WIKIMEDIA, CHRISTOPHER ZIEMNOWICZLast week (June 4), the National Institutes of Health (NIH) stopped production of drugs for 46 clinical trials, which were being manufactured at its Pharmaceutical Development Section, after Food and Drug Administration (FDA) inspectors last month discovered fungal contamination in two vials of albumin, The Wall Street Journal (WSJ) reported. According to the WSJ, vials from the same batch were used on six patients, none of which have shown signs of infection, the NIH said.
“Out of an abundance of caution, we’ve suspended use of all these products,” NIH’s Lawrence Tabak told Nature News.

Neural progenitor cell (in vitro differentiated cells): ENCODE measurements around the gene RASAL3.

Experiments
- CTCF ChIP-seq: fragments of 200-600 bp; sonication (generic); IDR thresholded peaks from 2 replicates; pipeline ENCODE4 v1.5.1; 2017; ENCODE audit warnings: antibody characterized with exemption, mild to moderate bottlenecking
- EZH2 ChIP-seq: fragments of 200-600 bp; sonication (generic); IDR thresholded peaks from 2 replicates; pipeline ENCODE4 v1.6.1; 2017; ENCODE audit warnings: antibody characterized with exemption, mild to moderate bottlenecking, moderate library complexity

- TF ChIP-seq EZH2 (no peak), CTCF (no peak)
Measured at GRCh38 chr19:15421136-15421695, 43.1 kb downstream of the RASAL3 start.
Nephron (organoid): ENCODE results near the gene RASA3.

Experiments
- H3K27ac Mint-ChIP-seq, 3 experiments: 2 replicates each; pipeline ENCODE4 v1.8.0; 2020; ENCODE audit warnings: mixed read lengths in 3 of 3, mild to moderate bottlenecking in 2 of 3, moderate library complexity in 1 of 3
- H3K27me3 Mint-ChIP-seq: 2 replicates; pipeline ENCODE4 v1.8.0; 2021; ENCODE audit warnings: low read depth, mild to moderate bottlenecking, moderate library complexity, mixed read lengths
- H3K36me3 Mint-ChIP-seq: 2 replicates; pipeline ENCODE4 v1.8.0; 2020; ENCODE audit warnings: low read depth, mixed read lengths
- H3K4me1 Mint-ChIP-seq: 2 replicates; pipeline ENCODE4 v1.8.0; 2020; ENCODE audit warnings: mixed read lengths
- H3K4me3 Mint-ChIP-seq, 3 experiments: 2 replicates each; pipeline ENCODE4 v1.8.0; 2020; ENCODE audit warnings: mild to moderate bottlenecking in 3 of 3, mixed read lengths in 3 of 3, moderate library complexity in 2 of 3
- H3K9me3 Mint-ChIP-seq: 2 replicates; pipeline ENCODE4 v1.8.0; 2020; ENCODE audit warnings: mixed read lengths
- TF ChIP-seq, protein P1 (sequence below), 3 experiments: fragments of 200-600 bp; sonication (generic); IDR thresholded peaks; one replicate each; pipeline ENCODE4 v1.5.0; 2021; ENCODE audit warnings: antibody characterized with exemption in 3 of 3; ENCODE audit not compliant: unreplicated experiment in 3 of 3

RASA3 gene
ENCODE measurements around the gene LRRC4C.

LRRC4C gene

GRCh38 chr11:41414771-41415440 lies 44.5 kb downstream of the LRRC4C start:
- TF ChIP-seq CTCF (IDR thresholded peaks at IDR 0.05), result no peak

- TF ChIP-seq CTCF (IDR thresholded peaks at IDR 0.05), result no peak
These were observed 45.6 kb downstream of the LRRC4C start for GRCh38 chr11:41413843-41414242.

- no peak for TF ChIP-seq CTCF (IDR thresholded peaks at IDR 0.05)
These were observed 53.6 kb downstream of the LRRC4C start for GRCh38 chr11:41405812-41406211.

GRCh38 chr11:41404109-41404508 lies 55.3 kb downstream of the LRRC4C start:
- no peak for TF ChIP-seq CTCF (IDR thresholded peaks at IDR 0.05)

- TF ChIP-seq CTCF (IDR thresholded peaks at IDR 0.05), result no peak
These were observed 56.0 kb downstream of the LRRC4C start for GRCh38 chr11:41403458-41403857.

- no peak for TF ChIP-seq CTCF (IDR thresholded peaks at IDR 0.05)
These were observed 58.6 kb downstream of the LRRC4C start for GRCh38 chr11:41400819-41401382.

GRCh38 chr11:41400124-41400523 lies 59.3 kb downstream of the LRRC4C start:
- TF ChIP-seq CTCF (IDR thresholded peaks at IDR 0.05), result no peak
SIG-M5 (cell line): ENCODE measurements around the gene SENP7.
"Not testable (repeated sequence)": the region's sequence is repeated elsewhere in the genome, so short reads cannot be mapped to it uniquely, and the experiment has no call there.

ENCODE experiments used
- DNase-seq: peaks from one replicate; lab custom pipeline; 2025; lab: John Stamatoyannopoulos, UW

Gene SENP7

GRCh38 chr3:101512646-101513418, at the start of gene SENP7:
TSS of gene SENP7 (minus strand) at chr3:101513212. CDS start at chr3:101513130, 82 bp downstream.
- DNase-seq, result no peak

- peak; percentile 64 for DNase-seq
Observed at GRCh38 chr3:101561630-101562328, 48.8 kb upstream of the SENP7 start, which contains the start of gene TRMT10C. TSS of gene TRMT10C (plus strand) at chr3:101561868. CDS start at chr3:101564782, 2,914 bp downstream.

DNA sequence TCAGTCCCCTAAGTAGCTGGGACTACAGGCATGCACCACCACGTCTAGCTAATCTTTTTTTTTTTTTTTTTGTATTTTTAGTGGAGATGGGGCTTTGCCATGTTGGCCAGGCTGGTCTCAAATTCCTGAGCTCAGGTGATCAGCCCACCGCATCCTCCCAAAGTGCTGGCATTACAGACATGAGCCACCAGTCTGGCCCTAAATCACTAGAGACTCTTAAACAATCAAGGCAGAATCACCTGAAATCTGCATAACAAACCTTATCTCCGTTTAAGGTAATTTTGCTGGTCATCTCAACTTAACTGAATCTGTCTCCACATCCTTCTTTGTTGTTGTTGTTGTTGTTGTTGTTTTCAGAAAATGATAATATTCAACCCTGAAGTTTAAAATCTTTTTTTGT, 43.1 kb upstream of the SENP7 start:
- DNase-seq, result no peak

In addition to the fungus, the WSJ reported that the FDA inspectors found “a range of manufacturing defects, from flaws in the air-handling system to insufficient employee training to overall lack of compliance with standard operating procedures.”
In an interview with the WSJ, NIH Director Francis Collins called the findings “distressing and unacceptable situation.”
“The fact that patients may have been put in harm’s way,” he added, “is deeply troubling.”